raising of the solo voices and how the voices assume expressive presence through the
medium of flux21. Stating that Du cristal contains recurring passages and sounds,
Metzer suggests that the form of the work is articulated by the variations based on
this recurring material. While Saariahos pre-compositional sketches may indicate
the repetition of material, it seems that very little of this repeated material is
organized in such way as to be consciously perceived. This is where the value of a
tension-based approach to defining form is useful, as the experiential perception of
tension seems a more tangible route to understanding its structure. Focusing on
parametric interactions and dominance further clarifies form, revealing how they
combine over shorter durations to create tensional trajectories or states. Perception is,
of course, unique to each listener, so the subjectivity of experiential perception must
also be acknowledged.

20!Stoanova, Ivanka. A Work of Synthesis: Analysis of Amers 1994. cited in

Pousset. 101!
! 21!Metzer, David. Musical Modernism at the Turn of the Twenty-First Century.
Cambridge, New York: Cambridge University Press, 2009. 186

! 16!

for string quartet and electronics

This analysis discusses tensional processes employed in Saariahos Nympha for

string quartet and electronics by tracing changes to each of the parameters
introduced in the Methodology section. Tension and release are used as guides for
dividing the work into distinct sections, where the combined parametric changes
suggest localised beginnings and endings that contribute to a sense of overall form.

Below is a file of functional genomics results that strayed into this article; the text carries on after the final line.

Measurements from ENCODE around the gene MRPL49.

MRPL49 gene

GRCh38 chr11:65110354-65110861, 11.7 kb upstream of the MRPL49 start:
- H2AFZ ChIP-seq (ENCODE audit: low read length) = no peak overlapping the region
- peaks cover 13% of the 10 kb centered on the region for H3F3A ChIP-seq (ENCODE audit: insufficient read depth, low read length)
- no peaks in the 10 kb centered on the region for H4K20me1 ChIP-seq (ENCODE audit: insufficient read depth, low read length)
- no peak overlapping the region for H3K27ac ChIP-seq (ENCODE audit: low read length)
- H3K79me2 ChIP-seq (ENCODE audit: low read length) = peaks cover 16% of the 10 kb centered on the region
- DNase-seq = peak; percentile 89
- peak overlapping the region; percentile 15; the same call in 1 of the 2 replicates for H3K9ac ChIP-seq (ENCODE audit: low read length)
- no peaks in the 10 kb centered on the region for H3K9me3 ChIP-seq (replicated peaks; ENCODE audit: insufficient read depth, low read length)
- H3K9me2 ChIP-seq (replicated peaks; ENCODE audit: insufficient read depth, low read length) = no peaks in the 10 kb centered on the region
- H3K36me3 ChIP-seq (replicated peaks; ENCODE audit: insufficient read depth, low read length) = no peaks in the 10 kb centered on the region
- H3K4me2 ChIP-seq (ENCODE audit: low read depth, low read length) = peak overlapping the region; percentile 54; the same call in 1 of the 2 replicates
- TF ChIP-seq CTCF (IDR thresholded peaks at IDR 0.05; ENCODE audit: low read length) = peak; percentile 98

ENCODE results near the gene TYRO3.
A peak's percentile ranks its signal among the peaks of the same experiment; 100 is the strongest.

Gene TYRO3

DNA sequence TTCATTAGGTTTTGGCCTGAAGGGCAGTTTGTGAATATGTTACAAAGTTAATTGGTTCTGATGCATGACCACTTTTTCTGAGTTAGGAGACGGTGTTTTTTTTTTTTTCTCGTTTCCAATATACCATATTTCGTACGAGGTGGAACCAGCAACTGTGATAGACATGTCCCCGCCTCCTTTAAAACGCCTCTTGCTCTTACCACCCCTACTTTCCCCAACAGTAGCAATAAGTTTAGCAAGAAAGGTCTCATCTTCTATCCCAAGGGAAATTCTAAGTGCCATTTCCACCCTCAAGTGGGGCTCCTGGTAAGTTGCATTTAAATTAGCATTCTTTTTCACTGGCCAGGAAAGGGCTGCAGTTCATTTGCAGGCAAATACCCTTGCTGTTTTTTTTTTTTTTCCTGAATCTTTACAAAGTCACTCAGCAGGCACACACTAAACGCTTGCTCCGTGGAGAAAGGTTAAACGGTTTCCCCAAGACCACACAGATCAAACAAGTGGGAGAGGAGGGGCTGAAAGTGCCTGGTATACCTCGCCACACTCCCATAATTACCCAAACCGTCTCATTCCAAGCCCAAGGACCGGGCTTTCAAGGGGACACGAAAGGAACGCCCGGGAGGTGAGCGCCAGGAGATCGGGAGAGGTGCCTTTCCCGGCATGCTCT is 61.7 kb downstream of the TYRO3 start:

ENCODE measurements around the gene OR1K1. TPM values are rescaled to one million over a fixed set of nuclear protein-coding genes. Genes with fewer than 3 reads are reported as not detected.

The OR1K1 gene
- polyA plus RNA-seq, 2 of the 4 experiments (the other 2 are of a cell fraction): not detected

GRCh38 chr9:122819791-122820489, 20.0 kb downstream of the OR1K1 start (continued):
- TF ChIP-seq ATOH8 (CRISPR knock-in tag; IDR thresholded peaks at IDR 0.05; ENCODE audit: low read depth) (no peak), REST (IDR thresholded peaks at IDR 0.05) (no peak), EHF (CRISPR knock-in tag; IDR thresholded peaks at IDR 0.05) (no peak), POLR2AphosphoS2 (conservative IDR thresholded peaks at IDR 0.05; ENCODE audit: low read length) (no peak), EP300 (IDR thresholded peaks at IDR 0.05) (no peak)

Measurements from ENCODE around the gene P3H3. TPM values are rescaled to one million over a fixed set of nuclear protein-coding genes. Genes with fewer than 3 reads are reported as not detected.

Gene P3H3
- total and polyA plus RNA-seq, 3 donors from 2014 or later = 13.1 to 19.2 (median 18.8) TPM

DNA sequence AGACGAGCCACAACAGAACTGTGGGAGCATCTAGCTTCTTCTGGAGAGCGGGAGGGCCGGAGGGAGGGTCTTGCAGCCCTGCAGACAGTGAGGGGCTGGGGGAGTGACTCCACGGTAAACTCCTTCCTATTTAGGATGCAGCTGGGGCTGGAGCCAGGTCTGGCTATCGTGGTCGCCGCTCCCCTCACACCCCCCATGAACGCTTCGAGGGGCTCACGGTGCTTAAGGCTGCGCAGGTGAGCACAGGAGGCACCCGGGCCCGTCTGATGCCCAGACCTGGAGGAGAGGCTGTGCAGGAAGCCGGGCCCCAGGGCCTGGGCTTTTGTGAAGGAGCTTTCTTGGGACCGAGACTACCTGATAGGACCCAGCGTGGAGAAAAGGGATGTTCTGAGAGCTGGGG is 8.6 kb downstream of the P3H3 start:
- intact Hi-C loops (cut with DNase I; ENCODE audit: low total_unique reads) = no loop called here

Important relationships between specific parameters are highlighted, as are
Saariahos methods of subverting expectations in the creation of tension and release
by supressing or accentuating certain parameters. Saariahos use of varying degrees
of parametric desynchronisation particularly with those parameters frequently
used to provide foreground ornamentation in Nympha are also discussed.

As expected, the rate of harmonic change in Nympha is mostly rather slow, though
there are more active fluctuations during several passages throughout the work (Fig.
2.2). In particular, the rate of harmonic change can be seen to increase during the two
most climactic passages in Nympha (bb.151207 and bb.296334), with these
increases roughly lining up with increases in dynamic profile. An increase in the rate
of harmonic change is a common tensional device employed in many forms of
Western music, and it is interesting to find this device employed by Saariaho in this
art music setting, especially since other foregrounded parameters such as
sound/noise can obscure the rate of harmonic change in Nympha. For example,
Saariahos use of playing techniques such as extreme bow pressure means that any
discernible pitches are buried beneath the resulting noise, with extended passages of
extreme bow pressure sometimes masking the underlying accelerated harmonic

The sound/noise parameter is key in controlling tension and release in Nympha. As

Nympha navigates between pure tones and noise, it becomes apparent that it is
almost never without some form of timbral manipulation adding a degree of noise to
its overall sound. This can be seen in the restless bowing instructions prescribed for
each player in the quartet, which constantly oscillates between sul tasto and sul
ponticello bow positions. As a result, the timbral foundation of Nympha is infused
with, at the very least, a small but near-constant amount of noise.

Rhythmic activity and sound/noise are the two parameters that are most

! 17!
consistently foregrounded, providing the moment-to-moment foreground
ornamentation, while also responsible for expressing larger synchronous and
tensional changes, in Nympha. While harmonic development unfolds beneath, the
interaction of these two parameters, especially in the first half of the work, seems to
be one of alternating dominance of the foreground.

For instance, following the unison A that opens Nympha, a movement to the noisy
end of the sound/noise continuum occurs, as all players employ surges of extreme
bow pressure. From b.36, a clear polyrhythmic passage emerges, which then
refocuses into a unified group of semiquavers at b.39. A hocketed rhythmic passage
follows, centred microtonally around a unison G4, with the duration of some notes